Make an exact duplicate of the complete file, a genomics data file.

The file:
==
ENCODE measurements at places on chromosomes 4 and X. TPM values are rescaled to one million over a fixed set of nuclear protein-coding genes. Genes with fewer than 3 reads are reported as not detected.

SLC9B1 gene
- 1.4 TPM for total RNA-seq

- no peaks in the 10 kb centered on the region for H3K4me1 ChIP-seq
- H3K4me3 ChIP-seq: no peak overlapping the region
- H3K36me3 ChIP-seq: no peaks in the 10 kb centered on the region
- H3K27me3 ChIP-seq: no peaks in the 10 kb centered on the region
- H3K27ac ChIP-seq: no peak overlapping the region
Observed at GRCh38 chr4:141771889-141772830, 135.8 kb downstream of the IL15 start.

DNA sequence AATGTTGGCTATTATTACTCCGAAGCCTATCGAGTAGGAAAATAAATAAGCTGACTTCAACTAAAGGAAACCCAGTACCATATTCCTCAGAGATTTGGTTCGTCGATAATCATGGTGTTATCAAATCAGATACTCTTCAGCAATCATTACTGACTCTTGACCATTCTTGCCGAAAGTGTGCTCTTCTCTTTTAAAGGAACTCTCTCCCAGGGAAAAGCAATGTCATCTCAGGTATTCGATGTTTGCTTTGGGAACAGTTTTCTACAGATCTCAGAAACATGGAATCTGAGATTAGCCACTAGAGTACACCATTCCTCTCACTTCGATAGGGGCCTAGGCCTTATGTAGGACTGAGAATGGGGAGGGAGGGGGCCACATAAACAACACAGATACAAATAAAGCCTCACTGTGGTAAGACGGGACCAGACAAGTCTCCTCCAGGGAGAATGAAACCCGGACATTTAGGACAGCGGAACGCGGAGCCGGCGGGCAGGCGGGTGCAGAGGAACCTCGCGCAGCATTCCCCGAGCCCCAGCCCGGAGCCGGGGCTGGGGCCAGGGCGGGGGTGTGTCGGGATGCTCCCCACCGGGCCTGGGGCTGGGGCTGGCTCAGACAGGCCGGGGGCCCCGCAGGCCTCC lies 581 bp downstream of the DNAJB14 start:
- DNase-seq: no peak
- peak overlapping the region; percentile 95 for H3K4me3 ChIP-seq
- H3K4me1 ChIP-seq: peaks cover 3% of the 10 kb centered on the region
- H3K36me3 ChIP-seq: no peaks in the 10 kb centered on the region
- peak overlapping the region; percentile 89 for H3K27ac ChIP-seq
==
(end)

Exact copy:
ENCODE measurements at places on chromosomes 4 and X. TPM values are rescaled to one million over a fixed set of nuclear protein-coding genes. Genes with fewer than 3 reads are reported as not detected.

SLC9B1 gene
- 1.4 TPM for total RNA-seq

- no peaks in the 10 kb centered on the region for H3K4me1 ChIP-seq
- H3K4me3 ChIP-seq: no peak overlapping the region
- H3K36me3 ChIP-seq: no peaks in the 10 kb centered on the region
- H3K27me3 ChIP-seq: no peaks in the 10 kb centered on the region
- H3K27ac ChIP-seq: no peak overlapping the region
Observed at GRCh38 chr4:141771889-141772830, 135.8 kb downstream of the IL15 start.

DNA sequence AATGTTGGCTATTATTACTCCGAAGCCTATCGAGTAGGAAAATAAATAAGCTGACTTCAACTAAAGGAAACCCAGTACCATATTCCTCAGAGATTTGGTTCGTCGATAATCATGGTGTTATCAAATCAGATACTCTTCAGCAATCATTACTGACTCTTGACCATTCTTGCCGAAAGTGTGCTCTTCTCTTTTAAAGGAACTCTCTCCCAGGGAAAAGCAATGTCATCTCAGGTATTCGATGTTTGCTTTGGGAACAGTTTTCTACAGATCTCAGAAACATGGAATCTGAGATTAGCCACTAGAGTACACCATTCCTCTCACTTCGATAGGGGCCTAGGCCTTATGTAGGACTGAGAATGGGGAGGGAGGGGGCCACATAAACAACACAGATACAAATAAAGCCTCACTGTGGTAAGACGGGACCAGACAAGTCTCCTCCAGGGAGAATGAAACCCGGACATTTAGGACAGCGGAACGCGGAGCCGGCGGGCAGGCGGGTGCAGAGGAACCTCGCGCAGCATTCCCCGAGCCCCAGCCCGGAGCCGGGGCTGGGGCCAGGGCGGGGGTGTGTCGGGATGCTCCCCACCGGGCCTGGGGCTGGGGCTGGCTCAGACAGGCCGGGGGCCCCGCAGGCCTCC lies 581 bp downstream of the DNAJB14 start:
- DNase-seq: no peak
- peak overlapping the region; percentile 95 for H3K4me3 ChIP-seq
- H3K4me1 ChIP-seq: peaks cover 3% of the 10 kb centered on the region
- H3K36me3 ChIP-seq: no peaks in the 10 kb centered on the region
- peak overlapping the region; percentile 89 for H3K27ac ChIP-seq